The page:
Staying at a friend's friend place, I spent about two and a half days biking all throughout London seeing sights of all different kinds. What I didn't really see was any indication or anything that reminded me of the incredible event of Brexit. And of course why would I? Being in London, it is a whole world unto itself really. The incredible cosmopolitan nature of London really made me forget most of it. Statistics backed this up. Compared to the rest of England, metro London voted overwhelmingly to stay in the EU. Thus, similar to the phenomenon of Liberal bubbles in America creating the false sense of a lack of Trump support, it really seemed that London gave me a false sense of almost forgetting that Brexit happened. Then while I was biking to yet another destination, the National Gallery, on my list of sites to see, I just so happened to be passing by 21 Downing street and there were huge crowds surrounding the entrance.
Naturally I had begun to acclimatize myself to large crowds in London and I initially assume perhaps there was always this many people surrounding it, people trying to get a glimpse of the Prime Minister or pose for photos. I asked someone standing around "What's happening?" They responded something to the effect of "Well apparently David Cameron has resigned and we think he will shortly be leaving Downing Street for good."
Ah yes. David Cameron. The Prime minister of Great Britain at the time. He had been the one who actually called for the referendum regarding whether or not to leave the EU. Badgered by UKIP and breakaway sentiments in his conservative party, he had put forward the referendum, certain of the outcome and hopeful that it would permanently quell those sentiments in his party and consolidate control. Or at least that's my take of it, based on what I've read.
However he betted wrong, he had resigned, and I just happened to be there at that moment when he was leaving. To avoid making it sound more dramatic then it was, it was honestly a little anti-climatic. I waited around for about 10 minutes and suddenly there was a murmur that went across the crowd and the gate doors opened and then two black cars just quickly zoomed past the crowd and then that was it. I remember talking with my brother months later and he described that it was so surreal to get a Whatsapp photo of me standing outside of Downing street and then a minute later getting a BBC news alert saying that David Cameron had resigned. As much as sometimes I laugh and wonder if maybe those cars that whizzed by didn't hold David Cameron in them, I was still there. In that crowd of people seeing it all go down. Afterwards the crowd slowly dispersed and I remember overhearing a man describing the event to a friend on the phone and talking about how angry he was with David Cameron.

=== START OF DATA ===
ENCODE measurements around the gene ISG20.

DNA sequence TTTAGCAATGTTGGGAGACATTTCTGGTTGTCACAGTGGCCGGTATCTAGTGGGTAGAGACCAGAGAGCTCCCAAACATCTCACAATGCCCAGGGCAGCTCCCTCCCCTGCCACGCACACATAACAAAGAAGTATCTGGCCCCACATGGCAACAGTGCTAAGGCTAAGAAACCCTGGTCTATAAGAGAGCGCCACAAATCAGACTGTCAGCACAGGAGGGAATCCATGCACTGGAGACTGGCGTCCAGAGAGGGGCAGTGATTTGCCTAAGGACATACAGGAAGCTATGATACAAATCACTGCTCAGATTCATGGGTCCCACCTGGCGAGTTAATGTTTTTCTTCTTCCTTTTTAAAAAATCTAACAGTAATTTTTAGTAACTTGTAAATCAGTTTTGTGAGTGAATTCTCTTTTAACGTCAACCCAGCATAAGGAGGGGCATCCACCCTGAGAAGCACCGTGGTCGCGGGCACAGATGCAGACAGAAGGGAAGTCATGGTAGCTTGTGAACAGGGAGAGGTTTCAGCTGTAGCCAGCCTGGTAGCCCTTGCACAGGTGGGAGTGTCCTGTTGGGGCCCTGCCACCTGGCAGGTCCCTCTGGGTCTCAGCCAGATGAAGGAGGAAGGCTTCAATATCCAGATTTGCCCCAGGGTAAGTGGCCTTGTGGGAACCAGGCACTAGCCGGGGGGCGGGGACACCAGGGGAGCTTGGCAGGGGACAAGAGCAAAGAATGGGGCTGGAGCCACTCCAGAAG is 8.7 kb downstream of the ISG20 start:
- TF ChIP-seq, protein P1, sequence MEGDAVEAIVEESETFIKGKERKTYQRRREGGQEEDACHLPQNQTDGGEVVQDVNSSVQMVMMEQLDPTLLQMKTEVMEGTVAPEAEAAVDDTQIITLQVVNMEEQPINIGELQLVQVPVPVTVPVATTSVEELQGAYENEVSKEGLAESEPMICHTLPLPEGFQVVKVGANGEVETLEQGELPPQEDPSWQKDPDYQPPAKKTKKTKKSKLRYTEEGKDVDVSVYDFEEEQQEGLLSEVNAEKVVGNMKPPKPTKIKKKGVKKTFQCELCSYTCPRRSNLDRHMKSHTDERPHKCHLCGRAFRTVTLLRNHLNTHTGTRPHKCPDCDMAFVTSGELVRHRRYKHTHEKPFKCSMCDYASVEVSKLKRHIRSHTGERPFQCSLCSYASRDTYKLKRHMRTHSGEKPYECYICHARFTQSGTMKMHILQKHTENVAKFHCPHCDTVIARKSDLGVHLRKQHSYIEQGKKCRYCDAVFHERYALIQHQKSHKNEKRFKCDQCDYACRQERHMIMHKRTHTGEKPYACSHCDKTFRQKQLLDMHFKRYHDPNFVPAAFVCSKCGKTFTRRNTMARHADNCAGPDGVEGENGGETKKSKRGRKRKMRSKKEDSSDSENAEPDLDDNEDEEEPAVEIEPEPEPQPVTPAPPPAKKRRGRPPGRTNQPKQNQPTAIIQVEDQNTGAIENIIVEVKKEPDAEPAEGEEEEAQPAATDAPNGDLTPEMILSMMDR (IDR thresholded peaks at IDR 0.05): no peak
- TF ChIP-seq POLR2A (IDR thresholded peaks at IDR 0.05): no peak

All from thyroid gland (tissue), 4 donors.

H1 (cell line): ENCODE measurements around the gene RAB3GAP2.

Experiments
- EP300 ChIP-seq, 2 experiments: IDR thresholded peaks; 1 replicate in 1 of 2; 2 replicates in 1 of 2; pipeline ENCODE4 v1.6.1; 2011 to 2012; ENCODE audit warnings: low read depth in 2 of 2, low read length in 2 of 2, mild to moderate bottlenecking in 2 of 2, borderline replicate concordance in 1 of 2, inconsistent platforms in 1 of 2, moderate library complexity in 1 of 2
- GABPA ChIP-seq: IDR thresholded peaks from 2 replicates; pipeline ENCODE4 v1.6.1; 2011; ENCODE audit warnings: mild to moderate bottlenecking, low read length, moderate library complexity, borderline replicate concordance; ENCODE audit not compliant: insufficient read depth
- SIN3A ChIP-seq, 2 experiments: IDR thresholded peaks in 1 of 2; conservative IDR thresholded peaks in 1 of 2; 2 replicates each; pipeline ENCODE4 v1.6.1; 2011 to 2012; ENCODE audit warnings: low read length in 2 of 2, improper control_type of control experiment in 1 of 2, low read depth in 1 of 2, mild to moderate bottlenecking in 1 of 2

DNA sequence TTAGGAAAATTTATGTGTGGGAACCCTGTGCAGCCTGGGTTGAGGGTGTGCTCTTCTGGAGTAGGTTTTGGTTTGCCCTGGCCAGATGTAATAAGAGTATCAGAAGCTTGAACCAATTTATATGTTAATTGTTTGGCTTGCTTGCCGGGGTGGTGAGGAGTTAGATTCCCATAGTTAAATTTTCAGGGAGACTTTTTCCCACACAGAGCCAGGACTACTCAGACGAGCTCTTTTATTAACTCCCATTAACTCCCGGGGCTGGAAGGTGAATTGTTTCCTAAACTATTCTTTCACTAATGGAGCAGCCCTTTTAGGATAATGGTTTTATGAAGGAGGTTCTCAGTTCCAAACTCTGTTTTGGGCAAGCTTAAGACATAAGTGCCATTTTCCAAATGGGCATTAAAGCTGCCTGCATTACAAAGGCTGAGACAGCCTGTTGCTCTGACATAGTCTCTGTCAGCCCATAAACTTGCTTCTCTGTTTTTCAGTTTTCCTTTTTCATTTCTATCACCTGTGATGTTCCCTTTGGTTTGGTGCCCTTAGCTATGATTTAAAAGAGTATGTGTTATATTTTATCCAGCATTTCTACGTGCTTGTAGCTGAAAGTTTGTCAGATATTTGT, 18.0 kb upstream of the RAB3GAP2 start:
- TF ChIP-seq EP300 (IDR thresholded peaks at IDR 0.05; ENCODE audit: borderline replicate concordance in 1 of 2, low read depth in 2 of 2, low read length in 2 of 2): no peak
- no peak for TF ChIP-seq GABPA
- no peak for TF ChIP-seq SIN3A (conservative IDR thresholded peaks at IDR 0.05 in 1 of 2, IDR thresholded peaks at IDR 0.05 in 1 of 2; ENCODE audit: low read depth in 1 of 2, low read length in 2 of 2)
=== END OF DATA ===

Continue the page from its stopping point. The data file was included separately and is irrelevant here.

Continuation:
There once again the effects of Brexit were reeling in front of me: the entire change of the UK's leadership. Perhaps justifiable but still incredible that not only Brexit put the future of the UK is such disarray, but also with also the immediate aftermath with the whole changing of the administration. David Cameron had announced his resignation just hours after the Brexit results were announced on June 24. And despite by the time I saw him being whisked away for the final time, Theresa May had already been announced as the next Prime Minister, throughout the last few weeks there had been a lot of speculation regarding who would lead the conservative party and which direction they wanted to take. To imagine that I landed in the UK with one prime minister and left it with another. And that's what exactly happened. I returned from London and after attending the wedding for my friend, before I knew it I was dismantling my bike, stuffing it into a bike box and getting on a flight back to Canada.
It's been a year (actually exactly a year since Theresa May was confirmed as the next PM), since my trip there and future of the UK is still uncertain. The Brexit negotiations with the EU have officially begun and for the next year and a half to two years, the whole world watches to see what sort of arrangement transpires. The UK wants a "soft" Brexit, essentially meaning that they get to have their cake and eat it too, however many have said that the EU needs to get a "hard" Brexit, completely shutting them out of the EU, and making them an example for the rest of the EU nations, hopefully striking enough fear in other countries who have thought of leaving. The entire EU project, 40 years in the making, seems to be in the balance, or so they say. We have yet to see. I guess we just have to resort to living in these interesting times.
“If the surprise outcome of the recent UK referendum - on whether to leave or remain in the European Union - teaches us anything, it is that supposedly worthy displays of democracy in action can actually do more harm than good. Witness a nation now more divided; an intergenerational schism in the making; both a governing and opposition party torn to shreds from the inside; infinitely more complex issues raised than satisfactory solutions provided."
- Alex Morritt